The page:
In April 2010, two private citizens filed a lawsuit in federal court inMinnesota, challenging the FWS’s failure to delist theWestern Great Lakeswolves. SCI and the NRA are jointly participating as amicus in the case, as is the state ofMinnesotaand the Upper Peninsula Sportsmen’s Association in support of the private citizens’ efforts to delist the wolves.
SCI has consistently participated as a defendant-intervenor in cases brought by animal rights groups to challenge the U.S. Fish and Wildlife Service’s attempts to delist the Northern Rocky Mountain (NRM) wolf population. When Judge Molloy of theMontanafederal district court vacated the 2009 delisting rule, SCI, along with all the other defendants in the case, appealed the decision to the Ninth Circuit Court of Appeals. Now that Congress has legislatively removed the NRM wolves from the endangered species list (includingMontana,Idaho, and portions ofUtah,OregonandWashingtonState), the pending appeal of Judge Molloy’s ruling against the delisting will likely be dismissed as moot.
Some of the groups that challenged the delisting filed suit, claiming that Congress’ legislative solution violates the U.S. Constitution. The district court denied SCI’s motion to intervene in that case and SCI has appealed that denial to the Ninth Circuit. The District Court subsequently rejected the challenge to the law delisting the NRM wolf. Whether the unsuccessful plaintiffs will appeal is still in question. For now, the wolves of the NRM area, with the exception of those inWyoming, are not listed under the ESA.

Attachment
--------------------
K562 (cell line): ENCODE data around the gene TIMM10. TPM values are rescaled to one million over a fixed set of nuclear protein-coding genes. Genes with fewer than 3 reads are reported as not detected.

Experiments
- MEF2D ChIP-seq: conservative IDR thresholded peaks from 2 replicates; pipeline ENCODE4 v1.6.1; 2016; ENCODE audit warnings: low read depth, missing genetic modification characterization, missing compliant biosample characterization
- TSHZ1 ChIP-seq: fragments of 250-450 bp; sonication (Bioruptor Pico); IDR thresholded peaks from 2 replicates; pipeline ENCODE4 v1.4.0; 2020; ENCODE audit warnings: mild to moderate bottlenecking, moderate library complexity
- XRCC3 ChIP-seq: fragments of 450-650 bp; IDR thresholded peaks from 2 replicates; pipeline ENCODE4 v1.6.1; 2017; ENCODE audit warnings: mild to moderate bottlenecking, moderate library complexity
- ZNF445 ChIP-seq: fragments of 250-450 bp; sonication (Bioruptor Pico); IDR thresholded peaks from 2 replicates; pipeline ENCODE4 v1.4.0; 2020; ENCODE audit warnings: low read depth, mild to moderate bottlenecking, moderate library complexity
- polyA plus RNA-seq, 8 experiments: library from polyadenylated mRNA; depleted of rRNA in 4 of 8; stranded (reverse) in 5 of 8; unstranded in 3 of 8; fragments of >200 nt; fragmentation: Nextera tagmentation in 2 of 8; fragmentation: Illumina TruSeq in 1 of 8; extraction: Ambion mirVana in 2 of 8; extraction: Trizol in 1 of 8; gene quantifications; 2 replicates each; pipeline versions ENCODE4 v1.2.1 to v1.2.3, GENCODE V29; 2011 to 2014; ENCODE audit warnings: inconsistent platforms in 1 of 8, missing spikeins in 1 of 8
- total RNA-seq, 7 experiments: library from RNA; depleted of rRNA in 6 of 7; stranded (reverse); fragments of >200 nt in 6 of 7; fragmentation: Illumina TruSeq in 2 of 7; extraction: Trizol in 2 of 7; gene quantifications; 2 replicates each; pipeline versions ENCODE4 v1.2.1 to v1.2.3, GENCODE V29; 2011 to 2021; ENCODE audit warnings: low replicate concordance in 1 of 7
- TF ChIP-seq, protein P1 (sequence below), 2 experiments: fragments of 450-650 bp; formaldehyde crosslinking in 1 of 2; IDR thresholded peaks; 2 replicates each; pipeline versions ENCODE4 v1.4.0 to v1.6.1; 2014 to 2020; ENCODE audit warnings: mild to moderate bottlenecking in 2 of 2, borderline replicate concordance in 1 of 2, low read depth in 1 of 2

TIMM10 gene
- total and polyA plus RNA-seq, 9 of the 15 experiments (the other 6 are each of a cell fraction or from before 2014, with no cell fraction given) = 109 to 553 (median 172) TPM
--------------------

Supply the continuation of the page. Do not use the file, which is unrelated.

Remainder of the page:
Just prior to delisting the Northern Rocky Mountain wolves, the FWS issued a regulation granting the states of Idaho, Montana, and Wyoming increased ability to seek authority to lethally remove wolves having an unacceptable impact on wild ungulate populations. Eleven animal rights groups filed suit inMontanafederal court to challenge this rule. SCI intervened in that litigation. On August 4, 2011, the Court rejected the challenge to the regulation as moot.
A wolf advocacy group filed a lawsuit claiming that the National Park Service violated the National Environmental Policy Act, the Endangered Species Act and several laws pertaining to the administration ofRockyMountainNational Park, because the NPS implemented a “hunters as agents” program to assist in the cull of Park’s elk overpopulation. The group also challenged the NPS’s elk management plan because it rejected a strategy for introducing wolves into the park in order to reduce the elk numbers. SCI intervened to defend the cull and the program. In March 2011, the Colorado District Court entered judgment in the NPS’s and SCI’s favor, finding the NPS’s use of qualified members of the hunting community as volunteer sharpshooters to be in accordance with the National Park Service Organic Act, laws specific to Rocky Mountain National Park, and the National Environmental Policy Act. WildEarth Guardians appealed the ruling, so SCI and the NPS are defending our win in the Tenth Circuit Court of Appeals.
In three separate lawsuits brought in two separate U.S. District Courts, a group of animal rights organizations, a single environmental group, and an individual have challenged the FWS’s decision to remove the Yellowstone grizzly bear population from the ESA list of threatened species. Two cases are in Idaho; one is in Montana. The Montana District Court ruled first and overturned the delisting of the grizzly bear. SCI participated as a defendant-intervenor in that case. The Federal Defendants, SCI and others appealed to the Ninth Circuit Court of Appeals. Briefing has been completed and all parties are currently awaiting a decision from the Ninth Circuit.
SCI is also participating in one of the cases in Idaho, described below. The Idaho Court stayed proceedings pending the outcome of the Ninth Circuit appeal. In the case in which it was granted amicus status, SCI filed two amicus briefs in support of the delisting. SCI is carefully monitoring the other case.